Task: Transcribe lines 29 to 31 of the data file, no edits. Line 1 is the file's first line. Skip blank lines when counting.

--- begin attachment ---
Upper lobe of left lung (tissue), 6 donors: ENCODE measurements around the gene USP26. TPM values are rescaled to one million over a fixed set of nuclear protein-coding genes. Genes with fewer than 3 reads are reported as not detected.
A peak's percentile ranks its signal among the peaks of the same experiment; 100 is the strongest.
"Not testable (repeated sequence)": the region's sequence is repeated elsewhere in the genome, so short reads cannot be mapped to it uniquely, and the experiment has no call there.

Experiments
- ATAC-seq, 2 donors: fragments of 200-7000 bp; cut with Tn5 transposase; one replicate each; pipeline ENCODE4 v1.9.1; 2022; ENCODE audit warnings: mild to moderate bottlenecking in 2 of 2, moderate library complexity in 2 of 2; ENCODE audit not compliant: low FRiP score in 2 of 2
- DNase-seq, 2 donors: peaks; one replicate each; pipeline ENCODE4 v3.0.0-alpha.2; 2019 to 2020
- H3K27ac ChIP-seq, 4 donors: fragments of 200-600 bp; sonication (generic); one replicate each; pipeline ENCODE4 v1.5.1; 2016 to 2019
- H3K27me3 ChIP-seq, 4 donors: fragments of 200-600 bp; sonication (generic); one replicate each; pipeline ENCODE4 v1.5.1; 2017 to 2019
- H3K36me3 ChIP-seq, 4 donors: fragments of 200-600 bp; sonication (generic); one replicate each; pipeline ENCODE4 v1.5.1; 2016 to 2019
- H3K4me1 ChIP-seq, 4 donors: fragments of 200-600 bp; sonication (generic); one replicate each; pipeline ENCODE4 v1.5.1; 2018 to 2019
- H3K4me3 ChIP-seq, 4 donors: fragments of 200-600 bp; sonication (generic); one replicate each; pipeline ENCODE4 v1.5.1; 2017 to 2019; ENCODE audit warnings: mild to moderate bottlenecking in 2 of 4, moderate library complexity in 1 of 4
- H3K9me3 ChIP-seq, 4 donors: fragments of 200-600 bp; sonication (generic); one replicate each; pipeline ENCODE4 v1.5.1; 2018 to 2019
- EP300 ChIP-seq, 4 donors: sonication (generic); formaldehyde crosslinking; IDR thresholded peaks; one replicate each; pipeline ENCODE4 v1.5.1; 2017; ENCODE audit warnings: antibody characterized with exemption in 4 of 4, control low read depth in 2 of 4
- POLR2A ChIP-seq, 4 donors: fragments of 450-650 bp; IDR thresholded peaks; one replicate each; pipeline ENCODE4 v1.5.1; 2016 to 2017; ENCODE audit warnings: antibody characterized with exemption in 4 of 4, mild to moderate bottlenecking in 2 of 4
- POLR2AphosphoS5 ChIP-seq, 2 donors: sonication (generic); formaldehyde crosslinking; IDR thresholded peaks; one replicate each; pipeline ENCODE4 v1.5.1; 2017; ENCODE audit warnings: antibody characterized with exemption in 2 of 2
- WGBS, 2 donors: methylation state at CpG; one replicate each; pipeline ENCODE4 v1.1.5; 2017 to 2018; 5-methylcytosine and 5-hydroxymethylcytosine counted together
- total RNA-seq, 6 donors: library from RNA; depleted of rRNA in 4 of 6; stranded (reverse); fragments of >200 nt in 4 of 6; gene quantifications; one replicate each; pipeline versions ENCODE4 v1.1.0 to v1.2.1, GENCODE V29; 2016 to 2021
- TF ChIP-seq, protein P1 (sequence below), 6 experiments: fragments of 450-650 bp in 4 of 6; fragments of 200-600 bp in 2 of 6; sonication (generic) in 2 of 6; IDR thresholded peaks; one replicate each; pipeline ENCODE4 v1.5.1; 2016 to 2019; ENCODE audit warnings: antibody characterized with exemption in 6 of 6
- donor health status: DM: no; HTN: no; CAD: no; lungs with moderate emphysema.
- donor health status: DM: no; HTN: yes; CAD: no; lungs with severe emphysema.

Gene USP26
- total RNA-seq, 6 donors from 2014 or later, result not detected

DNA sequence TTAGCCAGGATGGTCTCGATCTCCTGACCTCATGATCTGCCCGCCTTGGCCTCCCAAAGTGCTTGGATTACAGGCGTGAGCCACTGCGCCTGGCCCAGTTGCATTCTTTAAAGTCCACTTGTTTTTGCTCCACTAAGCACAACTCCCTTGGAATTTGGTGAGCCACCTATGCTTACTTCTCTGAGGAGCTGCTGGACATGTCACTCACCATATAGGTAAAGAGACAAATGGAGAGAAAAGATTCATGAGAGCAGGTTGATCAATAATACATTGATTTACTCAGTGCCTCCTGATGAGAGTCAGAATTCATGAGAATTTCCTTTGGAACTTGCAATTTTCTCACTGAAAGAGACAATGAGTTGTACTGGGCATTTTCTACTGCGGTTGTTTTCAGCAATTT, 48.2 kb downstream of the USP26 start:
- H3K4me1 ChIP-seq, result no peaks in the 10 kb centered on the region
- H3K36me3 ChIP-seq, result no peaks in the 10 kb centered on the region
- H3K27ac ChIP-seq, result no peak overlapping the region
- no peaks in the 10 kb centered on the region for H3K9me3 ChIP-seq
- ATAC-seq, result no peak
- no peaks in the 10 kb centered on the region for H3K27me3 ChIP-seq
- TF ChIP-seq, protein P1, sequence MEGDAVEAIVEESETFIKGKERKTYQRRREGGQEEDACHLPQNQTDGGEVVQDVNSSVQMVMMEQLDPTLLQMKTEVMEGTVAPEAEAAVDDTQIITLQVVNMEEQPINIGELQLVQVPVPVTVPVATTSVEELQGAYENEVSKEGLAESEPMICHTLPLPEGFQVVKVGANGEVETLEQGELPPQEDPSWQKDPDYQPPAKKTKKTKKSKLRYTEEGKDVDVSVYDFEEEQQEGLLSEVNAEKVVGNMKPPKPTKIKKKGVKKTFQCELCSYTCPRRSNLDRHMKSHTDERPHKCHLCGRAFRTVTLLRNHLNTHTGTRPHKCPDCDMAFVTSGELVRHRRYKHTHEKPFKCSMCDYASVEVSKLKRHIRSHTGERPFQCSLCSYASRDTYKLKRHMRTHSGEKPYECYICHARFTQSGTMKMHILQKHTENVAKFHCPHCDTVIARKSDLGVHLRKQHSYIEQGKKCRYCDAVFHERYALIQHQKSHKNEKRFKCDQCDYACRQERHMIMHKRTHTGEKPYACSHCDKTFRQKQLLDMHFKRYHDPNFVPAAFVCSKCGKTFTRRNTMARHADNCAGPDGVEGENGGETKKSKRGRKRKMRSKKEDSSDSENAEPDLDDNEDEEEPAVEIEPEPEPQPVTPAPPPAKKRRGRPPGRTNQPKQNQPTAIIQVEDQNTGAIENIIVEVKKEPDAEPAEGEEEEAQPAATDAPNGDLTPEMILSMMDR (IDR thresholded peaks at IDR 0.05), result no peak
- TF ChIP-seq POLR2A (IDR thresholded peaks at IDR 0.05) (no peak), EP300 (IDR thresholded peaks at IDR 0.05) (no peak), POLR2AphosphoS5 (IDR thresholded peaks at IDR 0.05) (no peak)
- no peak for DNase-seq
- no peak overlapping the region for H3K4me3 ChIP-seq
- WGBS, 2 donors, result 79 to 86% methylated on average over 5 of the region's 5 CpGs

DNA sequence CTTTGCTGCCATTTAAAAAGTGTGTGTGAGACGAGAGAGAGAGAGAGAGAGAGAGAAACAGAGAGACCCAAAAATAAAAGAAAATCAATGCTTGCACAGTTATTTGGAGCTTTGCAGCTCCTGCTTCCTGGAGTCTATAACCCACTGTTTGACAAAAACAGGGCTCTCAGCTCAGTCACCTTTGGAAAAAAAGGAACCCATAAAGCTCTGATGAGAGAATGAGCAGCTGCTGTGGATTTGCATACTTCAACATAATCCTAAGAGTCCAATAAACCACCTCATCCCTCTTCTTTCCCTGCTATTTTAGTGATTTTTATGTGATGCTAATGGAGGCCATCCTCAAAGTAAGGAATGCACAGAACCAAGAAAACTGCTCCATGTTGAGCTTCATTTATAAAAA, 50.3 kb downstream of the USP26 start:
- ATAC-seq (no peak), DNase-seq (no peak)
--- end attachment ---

- no peaks in the 10 kb centered on the region for H3K27me3 ChIP-seq
- TF ChIP-seq, protein P1, sequence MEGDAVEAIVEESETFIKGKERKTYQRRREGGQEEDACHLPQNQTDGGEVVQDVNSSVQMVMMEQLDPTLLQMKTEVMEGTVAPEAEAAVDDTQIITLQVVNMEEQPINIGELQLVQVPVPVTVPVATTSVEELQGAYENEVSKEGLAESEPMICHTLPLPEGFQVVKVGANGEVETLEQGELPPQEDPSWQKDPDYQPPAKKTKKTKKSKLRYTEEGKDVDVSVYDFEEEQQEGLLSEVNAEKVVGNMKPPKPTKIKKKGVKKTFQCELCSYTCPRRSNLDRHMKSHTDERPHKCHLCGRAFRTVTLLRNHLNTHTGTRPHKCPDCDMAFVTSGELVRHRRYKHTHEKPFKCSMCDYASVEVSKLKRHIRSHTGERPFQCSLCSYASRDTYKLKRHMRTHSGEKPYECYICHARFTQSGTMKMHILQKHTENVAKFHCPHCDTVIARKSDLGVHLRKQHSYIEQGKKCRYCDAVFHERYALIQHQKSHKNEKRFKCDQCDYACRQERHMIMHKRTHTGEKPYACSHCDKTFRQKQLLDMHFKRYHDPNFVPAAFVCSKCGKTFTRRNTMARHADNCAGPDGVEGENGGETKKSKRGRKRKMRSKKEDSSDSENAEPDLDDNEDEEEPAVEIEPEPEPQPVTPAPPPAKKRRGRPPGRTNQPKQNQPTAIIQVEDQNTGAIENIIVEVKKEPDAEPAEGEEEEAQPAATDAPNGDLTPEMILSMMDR (IDR thresholded peaks at IDR 0.05), result no peak
- TF ChIP-seq POLR2A (IDR thresholded peaks at IDR 0.05) (no peak), EP300 (IDR thresholded peaks at IDR 0.05) (no peak), POLR2AphosphoS5 (IDR thresholded peaks at IDR 0.05) (no peak)